Over-crowding particles drives their motion

by | May 20, 2020

Using an asymmetric sawtooth-shaped potential, researchers achieve transport of tiny molecules driven by particle crowding.

In order to create sophisticated biomedical chips, sensors, chemical assays, and small electromagnetic devices, such as computer chips or microgenerators, scientists need to be able to control the movement of particles and molecules on a surface in order to guide them through a particular system for a specific function. To date, advancements in microtechnologies such as microelectromechanical systems (MEMS) — microdevices with micro-scale moving parts, for example, switches, sensors, and gyroscopes — and micro-total analysis systems — devices that automate chemical analysishave been accomplished as a result of this directional movement.

One technique in particular is inspired by the directional motion of biological motors, which is achieved by creating potential energy differences across a surface to drive the movement of molecules. This setup is referred to as “ratchet transport” and is based on the idea of overall movement in a specific direction, guided or provided by a potential energy surface that is periodic or asymmetric: like a sawtooth blade, for example.  

While intriguing, building micrometer-sized chips with “tracks” built from sawtooth-shaped electrical potentials has proven complicated in the past because the potential needs to be periodically turned on and off to drive the movement of molecules, making the system complicated to operate.  

In a recent study published in Advanced Intelligent Systems, Professor Masahiro Takinoue and Dr. Masayuki Hayakawa from Tokyo Institute of Technology proposed a new method for particle transport that occurs spontaneously through the crowding of polystyrene microparticles.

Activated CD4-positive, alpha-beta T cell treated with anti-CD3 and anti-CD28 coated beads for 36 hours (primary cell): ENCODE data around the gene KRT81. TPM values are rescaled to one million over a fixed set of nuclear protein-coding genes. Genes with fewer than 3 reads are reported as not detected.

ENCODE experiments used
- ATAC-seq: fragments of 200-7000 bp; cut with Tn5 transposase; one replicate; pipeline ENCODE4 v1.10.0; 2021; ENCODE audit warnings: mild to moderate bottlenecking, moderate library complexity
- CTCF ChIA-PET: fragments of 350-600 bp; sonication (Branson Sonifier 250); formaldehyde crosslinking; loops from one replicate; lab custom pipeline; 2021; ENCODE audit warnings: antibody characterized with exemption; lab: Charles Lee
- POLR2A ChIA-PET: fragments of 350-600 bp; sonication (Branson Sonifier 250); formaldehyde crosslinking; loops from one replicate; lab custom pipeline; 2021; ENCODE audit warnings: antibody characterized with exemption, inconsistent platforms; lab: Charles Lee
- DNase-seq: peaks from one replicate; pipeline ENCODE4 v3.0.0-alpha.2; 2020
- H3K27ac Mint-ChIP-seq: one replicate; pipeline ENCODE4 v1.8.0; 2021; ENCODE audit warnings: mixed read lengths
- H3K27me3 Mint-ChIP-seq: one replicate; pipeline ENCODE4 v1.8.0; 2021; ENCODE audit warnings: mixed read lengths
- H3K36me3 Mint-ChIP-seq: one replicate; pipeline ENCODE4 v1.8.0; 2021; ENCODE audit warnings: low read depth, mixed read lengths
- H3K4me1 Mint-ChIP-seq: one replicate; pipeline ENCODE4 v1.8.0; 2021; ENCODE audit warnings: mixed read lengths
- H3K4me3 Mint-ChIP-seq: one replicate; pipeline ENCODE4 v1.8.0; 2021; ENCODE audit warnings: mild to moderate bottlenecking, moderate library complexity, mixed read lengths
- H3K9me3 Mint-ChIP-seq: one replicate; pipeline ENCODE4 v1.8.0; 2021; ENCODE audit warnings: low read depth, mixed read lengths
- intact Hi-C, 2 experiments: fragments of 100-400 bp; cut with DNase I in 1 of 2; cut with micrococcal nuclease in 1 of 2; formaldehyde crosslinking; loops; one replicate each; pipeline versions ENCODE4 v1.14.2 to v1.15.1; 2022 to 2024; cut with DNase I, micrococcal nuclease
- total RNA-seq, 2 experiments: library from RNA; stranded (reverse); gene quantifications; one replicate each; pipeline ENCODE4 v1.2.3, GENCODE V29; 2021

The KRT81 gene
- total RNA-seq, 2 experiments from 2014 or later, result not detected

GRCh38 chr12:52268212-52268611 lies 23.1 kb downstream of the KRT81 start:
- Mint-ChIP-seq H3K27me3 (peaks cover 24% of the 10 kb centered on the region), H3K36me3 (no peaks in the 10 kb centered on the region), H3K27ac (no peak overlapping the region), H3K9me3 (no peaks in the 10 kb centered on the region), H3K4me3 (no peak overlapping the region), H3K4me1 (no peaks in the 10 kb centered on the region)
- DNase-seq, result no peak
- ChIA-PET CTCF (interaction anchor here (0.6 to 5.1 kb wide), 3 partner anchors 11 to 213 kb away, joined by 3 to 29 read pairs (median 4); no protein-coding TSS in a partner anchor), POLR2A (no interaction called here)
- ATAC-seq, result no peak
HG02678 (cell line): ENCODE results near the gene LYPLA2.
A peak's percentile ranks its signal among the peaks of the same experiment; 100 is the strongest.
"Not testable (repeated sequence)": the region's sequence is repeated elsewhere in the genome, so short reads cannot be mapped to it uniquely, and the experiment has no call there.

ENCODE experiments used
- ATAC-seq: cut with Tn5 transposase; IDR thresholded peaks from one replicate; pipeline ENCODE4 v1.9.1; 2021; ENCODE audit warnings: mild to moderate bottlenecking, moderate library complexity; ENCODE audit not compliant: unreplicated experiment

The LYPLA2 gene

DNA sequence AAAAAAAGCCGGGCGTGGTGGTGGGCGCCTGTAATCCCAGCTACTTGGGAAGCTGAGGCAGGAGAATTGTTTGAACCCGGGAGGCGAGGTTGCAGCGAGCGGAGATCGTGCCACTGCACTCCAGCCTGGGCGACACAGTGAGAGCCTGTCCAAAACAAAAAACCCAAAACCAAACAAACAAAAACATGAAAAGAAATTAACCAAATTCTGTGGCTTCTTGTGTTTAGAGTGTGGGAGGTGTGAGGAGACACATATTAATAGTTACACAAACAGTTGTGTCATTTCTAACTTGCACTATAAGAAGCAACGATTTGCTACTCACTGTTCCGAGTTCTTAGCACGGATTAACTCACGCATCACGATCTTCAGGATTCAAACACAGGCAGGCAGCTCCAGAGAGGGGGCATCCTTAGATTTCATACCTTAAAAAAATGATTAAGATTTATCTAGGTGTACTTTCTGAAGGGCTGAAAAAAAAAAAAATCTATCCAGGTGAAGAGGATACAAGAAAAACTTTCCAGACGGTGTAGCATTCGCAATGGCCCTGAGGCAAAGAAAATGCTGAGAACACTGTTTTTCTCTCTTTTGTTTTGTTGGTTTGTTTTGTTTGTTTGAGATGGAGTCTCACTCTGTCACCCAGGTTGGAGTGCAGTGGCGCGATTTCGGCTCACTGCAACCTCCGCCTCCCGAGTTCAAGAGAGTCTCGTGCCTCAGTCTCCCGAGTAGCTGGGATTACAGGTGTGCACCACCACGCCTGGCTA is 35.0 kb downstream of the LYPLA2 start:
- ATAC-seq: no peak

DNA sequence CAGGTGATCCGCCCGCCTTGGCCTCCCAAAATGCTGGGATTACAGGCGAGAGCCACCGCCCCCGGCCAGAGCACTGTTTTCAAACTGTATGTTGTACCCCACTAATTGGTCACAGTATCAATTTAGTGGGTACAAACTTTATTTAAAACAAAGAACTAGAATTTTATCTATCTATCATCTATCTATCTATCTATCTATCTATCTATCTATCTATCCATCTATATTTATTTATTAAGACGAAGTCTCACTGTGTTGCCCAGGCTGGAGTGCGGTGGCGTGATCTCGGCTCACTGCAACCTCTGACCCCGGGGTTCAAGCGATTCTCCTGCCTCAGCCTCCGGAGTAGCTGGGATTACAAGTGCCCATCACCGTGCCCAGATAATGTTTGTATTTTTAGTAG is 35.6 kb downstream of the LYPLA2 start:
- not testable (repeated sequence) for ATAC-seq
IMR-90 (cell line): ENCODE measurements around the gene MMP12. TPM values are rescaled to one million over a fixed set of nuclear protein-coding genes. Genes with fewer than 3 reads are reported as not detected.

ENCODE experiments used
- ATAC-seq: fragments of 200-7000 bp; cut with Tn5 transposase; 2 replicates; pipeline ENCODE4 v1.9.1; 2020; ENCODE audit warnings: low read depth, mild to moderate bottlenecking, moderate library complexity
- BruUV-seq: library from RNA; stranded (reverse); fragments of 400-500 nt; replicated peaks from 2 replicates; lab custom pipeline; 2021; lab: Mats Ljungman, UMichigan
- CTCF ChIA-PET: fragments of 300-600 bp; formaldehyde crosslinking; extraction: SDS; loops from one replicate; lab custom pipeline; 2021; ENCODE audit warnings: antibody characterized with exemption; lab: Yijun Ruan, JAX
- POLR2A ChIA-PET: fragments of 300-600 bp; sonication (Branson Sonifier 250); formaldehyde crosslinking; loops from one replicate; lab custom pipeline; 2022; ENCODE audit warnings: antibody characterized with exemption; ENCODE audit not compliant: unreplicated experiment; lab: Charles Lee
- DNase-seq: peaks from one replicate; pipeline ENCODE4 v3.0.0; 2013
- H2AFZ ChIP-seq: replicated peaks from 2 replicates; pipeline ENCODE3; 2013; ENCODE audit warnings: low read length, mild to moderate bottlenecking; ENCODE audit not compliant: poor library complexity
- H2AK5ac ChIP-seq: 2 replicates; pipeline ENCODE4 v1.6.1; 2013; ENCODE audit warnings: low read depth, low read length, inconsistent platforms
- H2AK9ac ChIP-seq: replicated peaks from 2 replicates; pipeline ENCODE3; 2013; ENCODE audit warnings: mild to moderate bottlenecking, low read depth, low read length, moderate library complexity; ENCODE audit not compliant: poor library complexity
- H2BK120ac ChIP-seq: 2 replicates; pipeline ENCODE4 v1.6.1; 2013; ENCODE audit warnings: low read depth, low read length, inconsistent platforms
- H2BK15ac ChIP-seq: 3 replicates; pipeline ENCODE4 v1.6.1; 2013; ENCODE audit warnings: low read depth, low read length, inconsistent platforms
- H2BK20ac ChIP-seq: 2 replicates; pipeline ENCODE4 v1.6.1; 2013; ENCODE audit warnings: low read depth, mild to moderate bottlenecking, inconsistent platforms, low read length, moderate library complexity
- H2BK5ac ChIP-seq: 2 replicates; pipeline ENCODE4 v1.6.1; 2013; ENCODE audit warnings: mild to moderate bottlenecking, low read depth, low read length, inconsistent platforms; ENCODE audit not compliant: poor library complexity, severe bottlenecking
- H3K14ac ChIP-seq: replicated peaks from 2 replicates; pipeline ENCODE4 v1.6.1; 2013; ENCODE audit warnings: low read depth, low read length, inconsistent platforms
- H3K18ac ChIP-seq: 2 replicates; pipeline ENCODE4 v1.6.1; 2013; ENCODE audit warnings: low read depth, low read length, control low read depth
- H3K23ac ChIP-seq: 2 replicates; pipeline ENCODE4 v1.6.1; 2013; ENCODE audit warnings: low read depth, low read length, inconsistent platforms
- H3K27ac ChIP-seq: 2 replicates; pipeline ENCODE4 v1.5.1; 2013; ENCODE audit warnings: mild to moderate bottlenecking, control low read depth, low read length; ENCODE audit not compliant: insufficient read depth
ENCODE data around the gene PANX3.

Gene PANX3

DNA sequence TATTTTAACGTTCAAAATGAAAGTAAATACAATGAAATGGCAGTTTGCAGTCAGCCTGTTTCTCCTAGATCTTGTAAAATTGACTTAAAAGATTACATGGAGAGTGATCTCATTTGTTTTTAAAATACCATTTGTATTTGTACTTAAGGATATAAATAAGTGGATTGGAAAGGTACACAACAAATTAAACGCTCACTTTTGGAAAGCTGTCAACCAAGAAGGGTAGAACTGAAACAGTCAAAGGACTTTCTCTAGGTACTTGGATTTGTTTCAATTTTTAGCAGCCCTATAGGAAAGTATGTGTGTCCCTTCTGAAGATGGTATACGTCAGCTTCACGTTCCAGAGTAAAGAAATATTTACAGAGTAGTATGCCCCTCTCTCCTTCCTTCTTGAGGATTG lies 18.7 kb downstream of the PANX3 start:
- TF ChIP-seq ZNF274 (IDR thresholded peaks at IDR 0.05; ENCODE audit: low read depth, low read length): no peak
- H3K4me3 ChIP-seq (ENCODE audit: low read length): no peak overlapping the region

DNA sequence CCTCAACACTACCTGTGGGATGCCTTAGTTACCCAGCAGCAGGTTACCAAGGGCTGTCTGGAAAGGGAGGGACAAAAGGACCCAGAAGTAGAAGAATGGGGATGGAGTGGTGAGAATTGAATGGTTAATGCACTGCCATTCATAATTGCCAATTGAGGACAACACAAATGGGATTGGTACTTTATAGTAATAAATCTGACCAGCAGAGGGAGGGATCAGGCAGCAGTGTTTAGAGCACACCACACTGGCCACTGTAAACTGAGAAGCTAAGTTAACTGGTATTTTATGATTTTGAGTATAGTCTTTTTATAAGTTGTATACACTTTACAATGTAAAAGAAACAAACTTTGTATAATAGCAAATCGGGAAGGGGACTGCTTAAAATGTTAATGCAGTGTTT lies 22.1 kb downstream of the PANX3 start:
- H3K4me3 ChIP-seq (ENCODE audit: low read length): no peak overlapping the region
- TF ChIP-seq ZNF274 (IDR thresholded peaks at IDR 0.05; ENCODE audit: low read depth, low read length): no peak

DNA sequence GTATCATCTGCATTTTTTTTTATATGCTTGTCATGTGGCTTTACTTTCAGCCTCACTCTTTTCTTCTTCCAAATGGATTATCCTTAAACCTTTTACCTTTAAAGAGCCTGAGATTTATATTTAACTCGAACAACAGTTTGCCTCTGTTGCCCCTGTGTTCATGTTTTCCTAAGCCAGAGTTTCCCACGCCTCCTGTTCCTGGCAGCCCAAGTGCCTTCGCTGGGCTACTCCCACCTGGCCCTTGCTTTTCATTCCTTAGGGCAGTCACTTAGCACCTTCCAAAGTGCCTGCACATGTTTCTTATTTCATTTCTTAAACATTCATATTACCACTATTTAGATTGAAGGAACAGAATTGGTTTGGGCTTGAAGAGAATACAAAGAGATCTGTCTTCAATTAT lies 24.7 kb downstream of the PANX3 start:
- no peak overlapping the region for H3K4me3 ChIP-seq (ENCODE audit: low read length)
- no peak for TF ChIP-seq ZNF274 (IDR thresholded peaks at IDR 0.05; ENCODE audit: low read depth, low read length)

“Unlike previous studies, we have achieved the collective transport of molecules without having to periodically switch the system’s electric potential, as the collision-based interaction between the crowded particles creates a spontaneous periodical switching of electric potential,” said the authors.

According to them, several theoretical studies conducted on ratchet transport have reported that the interaction between particles as a result of crowding (for example steric interactions) has influence over the particles’ motion, and therefore has the ability to enhance it if the conditions are properly manipulated.

“This phenomenon generated by crowding has been theoretically observed in the transport of passive particles under dynamic potential as well as self‐propelled particles under static potential,” said the authors in their study. “As an example, 1D models that forbid the overlapping of particles show that particle interaction enhances the transport of passive particles under dynamic potential. Furthermore, examination through computer simulation of the behavior of sterically interacting, self‐propelled, run‐and‐tumble particles, in the presence of a quasi‐1D asymmetric substrate, indicates that the particle flux can be increased.”

In their study, the researchers demonstrated collective transport based on particle interactions between polystyrene particles by applying a directional voltage without any required control over the potential, meaning any devices built from this design could be simple and compact.

“Only by applying a direct current voltage to the sawtooth-shaped microelectrodes did the particles move, and it was interesting to note that the direction of the particle motion was perpendicular to the direction of the applied voltage,” said Takinoue. “That is, the direction of the collective transport did not coincide with that of the source of forces exerted to the particles. Additionally, when the particle density was low, their motion was confined.”

This result means that the particles were not pulled along by the electric potential, but that their motion emerged as a result of collision between the crowded particles.

“This could be a means of overcoming sample clogging, which is one of the problems in transportation within a micrometer-sized device,” said Takinoue. “It is expected that this collective transport will be a base idea to develop smart functions, such as sorting in accordance with the shape, size, and [the surface’s] physical and chemical properties of particles.”

Reference: Masayuki Hayakawa, et al. ‘Collective Ratchet Transport Generated by Particle Crowding under Asymmetric Sawtooth‐Shaped Static Potential.’ Advanced Intelligent Systems (2020). DOI: 10.1002/aisy.202000031

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